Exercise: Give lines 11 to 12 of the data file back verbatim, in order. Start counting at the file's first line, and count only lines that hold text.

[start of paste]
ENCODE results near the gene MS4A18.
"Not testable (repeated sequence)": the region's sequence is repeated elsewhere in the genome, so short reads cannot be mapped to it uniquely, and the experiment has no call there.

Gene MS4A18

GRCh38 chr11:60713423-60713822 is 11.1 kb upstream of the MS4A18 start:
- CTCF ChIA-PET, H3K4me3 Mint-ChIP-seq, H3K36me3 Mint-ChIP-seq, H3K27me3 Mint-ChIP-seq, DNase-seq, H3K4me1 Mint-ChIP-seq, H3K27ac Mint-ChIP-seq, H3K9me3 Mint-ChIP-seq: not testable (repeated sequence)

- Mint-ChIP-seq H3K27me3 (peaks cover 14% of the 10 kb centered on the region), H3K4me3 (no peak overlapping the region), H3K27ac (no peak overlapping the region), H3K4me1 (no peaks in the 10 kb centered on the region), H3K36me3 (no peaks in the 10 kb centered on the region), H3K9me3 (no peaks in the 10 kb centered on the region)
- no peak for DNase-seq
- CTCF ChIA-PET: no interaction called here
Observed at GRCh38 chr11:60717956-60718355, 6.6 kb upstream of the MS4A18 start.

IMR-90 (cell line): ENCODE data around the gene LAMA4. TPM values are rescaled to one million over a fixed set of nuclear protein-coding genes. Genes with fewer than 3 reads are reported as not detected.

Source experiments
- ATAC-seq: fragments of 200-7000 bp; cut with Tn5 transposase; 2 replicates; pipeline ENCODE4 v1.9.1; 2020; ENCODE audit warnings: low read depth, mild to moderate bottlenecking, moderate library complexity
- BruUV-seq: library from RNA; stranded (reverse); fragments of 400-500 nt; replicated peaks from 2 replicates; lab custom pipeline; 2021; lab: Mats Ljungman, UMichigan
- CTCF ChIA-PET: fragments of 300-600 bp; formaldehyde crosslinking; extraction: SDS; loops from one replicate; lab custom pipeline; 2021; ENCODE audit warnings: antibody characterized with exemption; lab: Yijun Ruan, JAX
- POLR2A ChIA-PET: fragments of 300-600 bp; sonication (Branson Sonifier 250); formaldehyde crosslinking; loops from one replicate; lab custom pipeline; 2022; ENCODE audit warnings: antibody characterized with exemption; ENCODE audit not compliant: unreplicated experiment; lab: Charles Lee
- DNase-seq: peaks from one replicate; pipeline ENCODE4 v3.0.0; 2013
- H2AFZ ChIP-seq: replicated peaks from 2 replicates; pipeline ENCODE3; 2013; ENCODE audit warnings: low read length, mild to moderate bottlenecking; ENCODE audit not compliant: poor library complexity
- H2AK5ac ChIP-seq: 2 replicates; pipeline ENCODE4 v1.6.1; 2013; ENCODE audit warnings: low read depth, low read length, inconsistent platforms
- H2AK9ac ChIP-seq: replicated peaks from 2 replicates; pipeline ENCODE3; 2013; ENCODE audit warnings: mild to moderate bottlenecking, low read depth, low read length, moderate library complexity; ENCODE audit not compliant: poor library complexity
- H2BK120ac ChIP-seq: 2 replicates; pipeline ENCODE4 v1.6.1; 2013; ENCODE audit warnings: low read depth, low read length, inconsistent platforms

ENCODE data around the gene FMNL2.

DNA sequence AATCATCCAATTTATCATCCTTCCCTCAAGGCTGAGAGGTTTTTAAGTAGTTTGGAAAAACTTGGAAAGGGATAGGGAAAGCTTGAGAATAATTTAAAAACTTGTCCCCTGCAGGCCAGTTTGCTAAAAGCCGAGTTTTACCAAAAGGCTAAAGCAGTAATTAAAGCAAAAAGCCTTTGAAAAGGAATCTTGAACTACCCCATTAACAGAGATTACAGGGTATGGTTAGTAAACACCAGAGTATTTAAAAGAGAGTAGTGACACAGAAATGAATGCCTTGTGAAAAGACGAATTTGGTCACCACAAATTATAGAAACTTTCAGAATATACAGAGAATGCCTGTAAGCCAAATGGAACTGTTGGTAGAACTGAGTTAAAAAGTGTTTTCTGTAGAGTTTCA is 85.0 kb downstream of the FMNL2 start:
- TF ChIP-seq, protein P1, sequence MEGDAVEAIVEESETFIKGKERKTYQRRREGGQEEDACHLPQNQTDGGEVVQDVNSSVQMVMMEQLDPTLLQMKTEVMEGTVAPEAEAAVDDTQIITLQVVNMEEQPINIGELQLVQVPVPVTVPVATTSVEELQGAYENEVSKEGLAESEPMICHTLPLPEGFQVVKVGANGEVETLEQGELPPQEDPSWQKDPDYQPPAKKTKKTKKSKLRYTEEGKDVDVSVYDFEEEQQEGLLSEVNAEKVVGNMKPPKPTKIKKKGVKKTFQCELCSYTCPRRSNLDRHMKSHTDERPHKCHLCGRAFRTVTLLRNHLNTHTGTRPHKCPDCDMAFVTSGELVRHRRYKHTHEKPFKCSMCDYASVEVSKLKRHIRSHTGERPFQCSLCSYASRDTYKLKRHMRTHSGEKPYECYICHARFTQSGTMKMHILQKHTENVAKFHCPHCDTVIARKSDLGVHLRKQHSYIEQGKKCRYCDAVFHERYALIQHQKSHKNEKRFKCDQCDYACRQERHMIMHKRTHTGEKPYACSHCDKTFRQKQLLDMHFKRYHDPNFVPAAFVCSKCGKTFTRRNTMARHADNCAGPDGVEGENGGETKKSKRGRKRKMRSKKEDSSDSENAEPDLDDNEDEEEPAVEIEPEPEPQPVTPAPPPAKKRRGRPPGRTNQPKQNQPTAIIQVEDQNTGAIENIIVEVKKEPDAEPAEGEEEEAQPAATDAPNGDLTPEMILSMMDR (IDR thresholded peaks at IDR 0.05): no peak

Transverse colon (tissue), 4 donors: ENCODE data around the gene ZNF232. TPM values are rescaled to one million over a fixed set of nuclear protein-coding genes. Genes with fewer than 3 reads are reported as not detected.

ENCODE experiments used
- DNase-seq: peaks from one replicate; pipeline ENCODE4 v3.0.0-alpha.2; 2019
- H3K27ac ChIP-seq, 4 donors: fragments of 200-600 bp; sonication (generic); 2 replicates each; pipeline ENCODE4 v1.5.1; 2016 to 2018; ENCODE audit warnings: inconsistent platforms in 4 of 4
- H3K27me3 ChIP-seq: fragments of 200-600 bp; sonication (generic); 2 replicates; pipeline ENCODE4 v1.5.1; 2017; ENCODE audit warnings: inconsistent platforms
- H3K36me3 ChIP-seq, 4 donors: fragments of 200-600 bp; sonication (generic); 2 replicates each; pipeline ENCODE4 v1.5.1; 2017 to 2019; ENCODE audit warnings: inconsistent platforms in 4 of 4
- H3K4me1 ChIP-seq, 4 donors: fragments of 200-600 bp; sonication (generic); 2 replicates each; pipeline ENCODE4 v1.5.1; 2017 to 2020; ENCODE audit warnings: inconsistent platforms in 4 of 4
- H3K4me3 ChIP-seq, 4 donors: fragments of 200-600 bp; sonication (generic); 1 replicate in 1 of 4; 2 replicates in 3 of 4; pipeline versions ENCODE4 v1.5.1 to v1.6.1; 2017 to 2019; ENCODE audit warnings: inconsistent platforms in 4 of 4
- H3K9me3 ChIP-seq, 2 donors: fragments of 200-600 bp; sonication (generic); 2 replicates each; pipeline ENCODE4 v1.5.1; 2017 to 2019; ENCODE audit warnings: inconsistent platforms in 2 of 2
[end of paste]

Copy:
Source experiments
- ATAC-seq: fragments of 200-7000 bp; cut with Tn5 transposase; 2 replicates; pipeline ENCODE4 v1.9.1; 2020; ENCODE audit warnings: low read depth, mild to moderate bottlenecking, moderate library complexity